U.K. and U.S. Make Up After May Points Finger at FBI for LeaksBy and
May says U.K. police have now received assurances from FBI
Two leaders met twice, first for NATO and then for G-7
The “special relationship” appeared to be back on after U.K. Prime Minister Theresa May suggested the FBI was to blame for the intelligence leaks by U.S. officials on the Manchester bombing. Donald Trump, she said, told her the breach was “unacceptable.”
The two leaders have had an opportunity to make up as they attended the NATO meeting in Brussels, where she first raised her annoyance, and then later in Sicily, where they attended the Group of Seven summit. In Brussels, she approached him quietly during a family photo while in Italy the two had a chance to meet privately.
“The relationship between the U.K. and the U.S. has been a special relationship for many years and does continue to be one. They are our most significant defense and security partner,” she said when asked about the status of relations and whether Trump had apologized to her. “Yes, I did raise the issue of leaks of information that had been shared by the police with the FBI with President Trump.”
“He has made clear that that was unacceptable,” she added. “The Metropolitan police, as I understand, have received assurances by the FBI and have now restarted the process of sharing information with them.”
Trump has made no mention of the leaks in his public remarks. Those were addressed in an emailed statement on Thursday. “The leaks of sensitive information pose a grave threat to our national security. There is no relationship we cherish more than the special relationship between the United States and the United Kingdom.”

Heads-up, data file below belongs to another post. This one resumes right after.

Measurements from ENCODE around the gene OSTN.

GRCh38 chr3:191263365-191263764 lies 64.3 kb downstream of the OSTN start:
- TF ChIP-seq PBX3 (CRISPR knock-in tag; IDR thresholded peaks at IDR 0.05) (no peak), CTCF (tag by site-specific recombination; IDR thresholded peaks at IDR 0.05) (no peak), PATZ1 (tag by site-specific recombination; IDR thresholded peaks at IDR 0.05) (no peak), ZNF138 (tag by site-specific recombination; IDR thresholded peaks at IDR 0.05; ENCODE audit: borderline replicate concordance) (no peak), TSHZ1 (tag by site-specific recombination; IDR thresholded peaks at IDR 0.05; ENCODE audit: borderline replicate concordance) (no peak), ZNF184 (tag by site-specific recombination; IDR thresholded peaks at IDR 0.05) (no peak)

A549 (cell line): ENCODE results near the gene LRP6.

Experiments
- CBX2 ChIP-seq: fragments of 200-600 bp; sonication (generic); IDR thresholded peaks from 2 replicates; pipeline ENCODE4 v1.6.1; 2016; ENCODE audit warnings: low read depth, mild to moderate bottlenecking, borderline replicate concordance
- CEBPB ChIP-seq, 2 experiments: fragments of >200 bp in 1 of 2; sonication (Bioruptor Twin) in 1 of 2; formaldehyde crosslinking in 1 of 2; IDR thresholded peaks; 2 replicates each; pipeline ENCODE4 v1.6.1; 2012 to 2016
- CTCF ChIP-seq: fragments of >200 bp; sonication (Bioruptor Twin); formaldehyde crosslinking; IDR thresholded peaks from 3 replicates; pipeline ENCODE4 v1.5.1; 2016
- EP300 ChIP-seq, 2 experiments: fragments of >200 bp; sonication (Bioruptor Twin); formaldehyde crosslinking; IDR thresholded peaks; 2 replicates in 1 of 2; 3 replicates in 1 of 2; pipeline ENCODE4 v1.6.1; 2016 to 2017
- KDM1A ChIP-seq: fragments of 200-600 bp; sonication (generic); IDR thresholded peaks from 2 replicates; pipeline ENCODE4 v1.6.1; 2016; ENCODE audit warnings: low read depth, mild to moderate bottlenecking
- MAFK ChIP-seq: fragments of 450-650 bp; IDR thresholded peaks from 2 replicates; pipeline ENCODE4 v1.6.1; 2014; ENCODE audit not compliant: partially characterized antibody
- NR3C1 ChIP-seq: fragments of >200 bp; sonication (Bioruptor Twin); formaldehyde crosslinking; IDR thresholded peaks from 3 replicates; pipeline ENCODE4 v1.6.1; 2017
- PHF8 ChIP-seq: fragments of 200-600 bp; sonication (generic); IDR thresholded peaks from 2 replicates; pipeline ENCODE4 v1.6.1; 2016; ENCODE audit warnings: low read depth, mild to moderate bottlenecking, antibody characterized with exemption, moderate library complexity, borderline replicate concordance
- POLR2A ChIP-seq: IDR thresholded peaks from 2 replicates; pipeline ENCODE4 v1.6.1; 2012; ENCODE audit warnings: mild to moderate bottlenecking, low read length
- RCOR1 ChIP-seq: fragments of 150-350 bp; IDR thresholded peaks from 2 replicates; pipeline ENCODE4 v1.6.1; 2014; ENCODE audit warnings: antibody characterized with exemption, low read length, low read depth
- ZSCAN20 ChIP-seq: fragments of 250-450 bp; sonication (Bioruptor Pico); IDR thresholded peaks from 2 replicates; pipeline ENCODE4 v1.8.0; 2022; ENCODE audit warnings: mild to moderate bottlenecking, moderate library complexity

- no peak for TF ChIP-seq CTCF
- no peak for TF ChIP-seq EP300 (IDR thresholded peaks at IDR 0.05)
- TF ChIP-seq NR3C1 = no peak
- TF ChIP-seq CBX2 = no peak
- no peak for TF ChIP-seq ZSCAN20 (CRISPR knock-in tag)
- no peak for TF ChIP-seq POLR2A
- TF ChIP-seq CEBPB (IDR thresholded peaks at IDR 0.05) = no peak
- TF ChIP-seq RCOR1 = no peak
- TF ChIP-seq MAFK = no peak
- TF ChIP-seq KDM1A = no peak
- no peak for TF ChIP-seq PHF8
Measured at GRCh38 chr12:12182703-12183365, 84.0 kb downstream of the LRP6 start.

However, May’s decision on Friday to pointedly mention the FBI’s role in the leaks is a political gift for Trump. He has raged against leaks that have damaged him domestically and is involved in his own war with the FBI over the bureau’s probe into his campaign’s dealings with Russia. Trump has tweeted repeatedly that there is no substance to the Russia probe but that the real investigation should be into who is leaking sensitive details to the media.
After May made known her displeasure about the Manchester leaks, Trump ordered the Justice Department to find out who did it.
The term “special relationship” was used in 1946 by Winston Churchill to describe Anglo-American ties and was evoked by Prime Minister Theresa May as she flew to meet Donald Trump in January.